i recently received the following comment and thought I would share it with my blog's readers because it brings up a good point for discussion, the fact that kale and other Brassica vegetables do have a bitter taste to them.
The taste of raw kale after blended, to me, is horrible; even when mixed
with fruit. I thought it was something I was doing incorrectly, so I
blended the organic kale again by itself and the horrific level increase
to the point where, after taking the lid off of the blender to smell it,
the aroma burned my nostrils as well as my eyes. After drinking the
juice/smoothie, I feel a bit nauseous. However, eating raw organic kale does
taste far more pleasant than after blended its leaves.
I have only found one (1) instance of anyone telling the truth about how
bad kale tastes as a juice.
Is this normal for Kale to taste so horrible after blending/juicing.
Well, I am here to tell you that the first time I heard about anyone putting kale in a smoothie, I thought they were kidding or desperate for some way to include kale 'hidden' in their food because I could not imagine kale 'adding' something pleasant to the taste of a smoothie. And I am someone who does not like smoothies that are too sweet, which they all were in the very beginning of the smoothie craze, way back when. In fact, I am known for putting raw or frozen unsweetened cranberries in my smoothies to cut the natural sweetness of fruit or juices.
The first time I did put kale into a smoothie (I had to have my curiosity finally overcome my inclination that the combination would be just awful), I must confess right here for all to know that I was also overwhelmed by the 'kale effect', i.e. the nearly over-powering and rather unpleasant smell of kale, when I took the top off the blender. Perhaps my reaction is what the reader's comments referred to.
However, not one to throw food away, and still very curious, I poured the smoothie into a glass and let it sit a bit, which helped to diminish and even disperse the strong smell immensely. I even had the courage to taste the smoothie at that point and found that yes, I could definitely taste kale, but it was not overpowering or unpleasant, just very green. This was a long time ago, and now I just know that 1) I do not inhale deeply when taking the top off of my blender and 2) to wait a bit before drinking my kale smoothie.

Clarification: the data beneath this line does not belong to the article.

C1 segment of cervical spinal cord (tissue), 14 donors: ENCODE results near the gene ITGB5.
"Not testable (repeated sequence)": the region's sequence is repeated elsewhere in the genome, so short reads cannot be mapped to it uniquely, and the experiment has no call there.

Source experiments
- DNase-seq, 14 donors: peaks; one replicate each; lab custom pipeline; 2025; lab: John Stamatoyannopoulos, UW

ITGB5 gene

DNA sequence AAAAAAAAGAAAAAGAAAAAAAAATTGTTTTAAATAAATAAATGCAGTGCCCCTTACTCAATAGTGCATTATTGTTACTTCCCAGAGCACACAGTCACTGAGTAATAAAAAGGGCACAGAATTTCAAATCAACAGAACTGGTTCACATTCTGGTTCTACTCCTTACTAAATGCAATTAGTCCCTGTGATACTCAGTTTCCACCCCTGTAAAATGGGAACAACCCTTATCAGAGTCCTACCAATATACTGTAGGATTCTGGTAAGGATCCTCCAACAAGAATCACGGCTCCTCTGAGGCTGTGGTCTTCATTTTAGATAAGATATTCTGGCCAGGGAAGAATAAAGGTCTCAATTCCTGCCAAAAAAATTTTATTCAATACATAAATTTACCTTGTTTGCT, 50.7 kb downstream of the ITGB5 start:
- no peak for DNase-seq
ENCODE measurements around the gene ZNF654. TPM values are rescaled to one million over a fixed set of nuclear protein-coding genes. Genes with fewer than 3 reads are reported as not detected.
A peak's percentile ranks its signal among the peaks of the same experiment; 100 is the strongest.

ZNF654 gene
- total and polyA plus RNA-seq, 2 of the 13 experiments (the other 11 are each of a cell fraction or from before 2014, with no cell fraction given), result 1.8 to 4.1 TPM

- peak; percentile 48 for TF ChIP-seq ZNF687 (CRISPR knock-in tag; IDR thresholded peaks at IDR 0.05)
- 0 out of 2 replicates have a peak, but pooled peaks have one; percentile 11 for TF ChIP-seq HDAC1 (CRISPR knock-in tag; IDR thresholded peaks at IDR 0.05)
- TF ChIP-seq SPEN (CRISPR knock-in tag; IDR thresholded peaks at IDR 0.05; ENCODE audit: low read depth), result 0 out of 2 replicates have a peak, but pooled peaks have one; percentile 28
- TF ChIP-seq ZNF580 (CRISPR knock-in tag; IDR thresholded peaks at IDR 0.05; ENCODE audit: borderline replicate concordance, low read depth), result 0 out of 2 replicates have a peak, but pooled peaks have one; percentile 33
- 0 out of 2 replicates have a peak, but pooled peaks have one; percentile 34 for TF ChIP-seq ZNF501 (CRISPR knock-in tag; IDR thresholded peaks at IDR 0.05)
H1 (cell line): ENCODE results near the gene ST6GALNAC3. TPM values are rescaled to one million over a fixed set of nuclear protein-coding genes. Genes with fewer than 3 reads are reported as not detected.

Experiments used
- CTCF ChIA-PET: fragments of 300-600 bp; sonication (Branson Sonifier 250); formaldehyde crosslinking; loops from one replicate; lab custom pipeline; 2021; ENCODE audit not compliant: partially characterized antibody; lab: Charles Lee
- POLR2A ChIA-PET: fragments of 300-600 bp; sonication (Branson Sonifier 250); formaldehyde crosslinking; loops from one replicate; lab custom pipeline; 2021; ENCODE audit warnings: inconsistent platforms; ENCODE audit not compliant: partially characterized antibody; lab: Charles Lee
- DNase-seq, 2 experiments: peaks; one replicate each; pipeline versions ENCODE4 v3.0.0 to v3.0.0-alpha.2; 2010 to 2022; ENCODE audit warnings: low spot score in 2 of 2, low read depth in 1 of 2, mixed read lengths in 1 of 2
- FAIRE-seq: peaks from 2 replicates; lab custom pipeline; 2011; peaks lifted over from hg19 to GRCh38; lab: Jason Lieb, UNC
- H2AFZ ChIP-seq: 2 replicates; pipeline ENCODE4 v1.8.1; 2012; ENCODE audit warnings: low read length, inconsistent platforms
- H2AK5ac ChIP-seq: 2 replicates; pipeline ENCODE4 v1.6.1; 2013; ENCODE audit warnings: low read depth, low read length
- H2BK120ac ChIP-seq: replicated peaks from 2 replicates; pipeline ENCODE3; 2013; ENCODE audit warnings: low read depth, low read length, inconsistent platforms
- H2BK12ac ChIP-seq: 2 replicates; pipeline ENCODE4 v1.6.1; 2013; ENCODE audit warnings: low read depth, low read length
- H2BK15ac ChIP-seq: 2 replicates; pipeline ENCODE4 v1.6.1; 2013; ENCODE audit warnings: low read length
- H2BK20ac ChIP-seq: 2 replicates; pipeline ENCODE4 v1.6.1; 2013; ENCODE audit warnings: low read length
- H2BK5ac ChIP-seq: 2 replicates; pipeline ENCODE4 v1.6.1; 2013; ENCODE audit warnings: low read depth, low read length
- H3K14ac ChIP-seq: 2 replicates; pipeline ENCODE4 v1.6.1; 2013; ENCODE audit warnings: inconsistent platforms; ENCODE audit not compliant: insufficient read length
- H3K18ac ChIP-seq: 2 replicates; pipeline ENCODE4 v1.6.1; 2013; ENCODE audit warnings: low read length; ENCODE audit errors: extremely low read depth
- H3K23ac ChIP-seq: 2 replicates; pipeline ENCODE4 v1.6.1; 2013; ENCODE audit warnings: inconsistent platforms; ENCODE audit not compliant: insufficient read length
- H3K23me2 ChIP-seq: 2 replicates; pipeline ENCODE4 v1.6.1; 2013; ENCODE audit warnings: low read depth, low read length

Other tips I have found to help with this situation:
1) Use less kale
2) Use baby kale
3) Use lacinato kale (this variety must have a lower level of glucosinolates or contain some other compound that counteracts the known bitterness of glucosinolates)
4) Use lightly steamed and cooled kale (I have done this with plain, no oil added, unseasoned left-over kale, which does not happen very often)
What is likely going on here is related to the fact that chemicals and sensitivity to them works both ways. Plants contain bitter molecules to keep themselves from being eaten so they can fulfill their biological destiny, meaning not get chewed to bits by insects or other animals before they have reproduced (gone to seed). We detect bitter or other 'off' (think rancid) flavors to protect ourselves so that we also can fulfill our biological destiny to the species, i.e. reproduce!
Genes are involved with our taste sensitivities and it is now known that people with two copies of a certain gene will be 'super-tasters', i.e. more likely than others to not just dislike, but outright reject eating certain plants that contain bitter or astringent molecules, which are contained in all Brassica vegetables. An article describing the details of this phenomenon is here. Remember President Bush I and his famous dislike of broccoli? He was likely a 'super-taster' with two copies of these particular genes involved with tasting bitterness.
I hope this short response answers your question. I have tried to be as truthful as I know how, both professionally and personally.
Where kale is more than decoration on my plate and is still in my smoothies, too!
Diana Dyer, MS, RD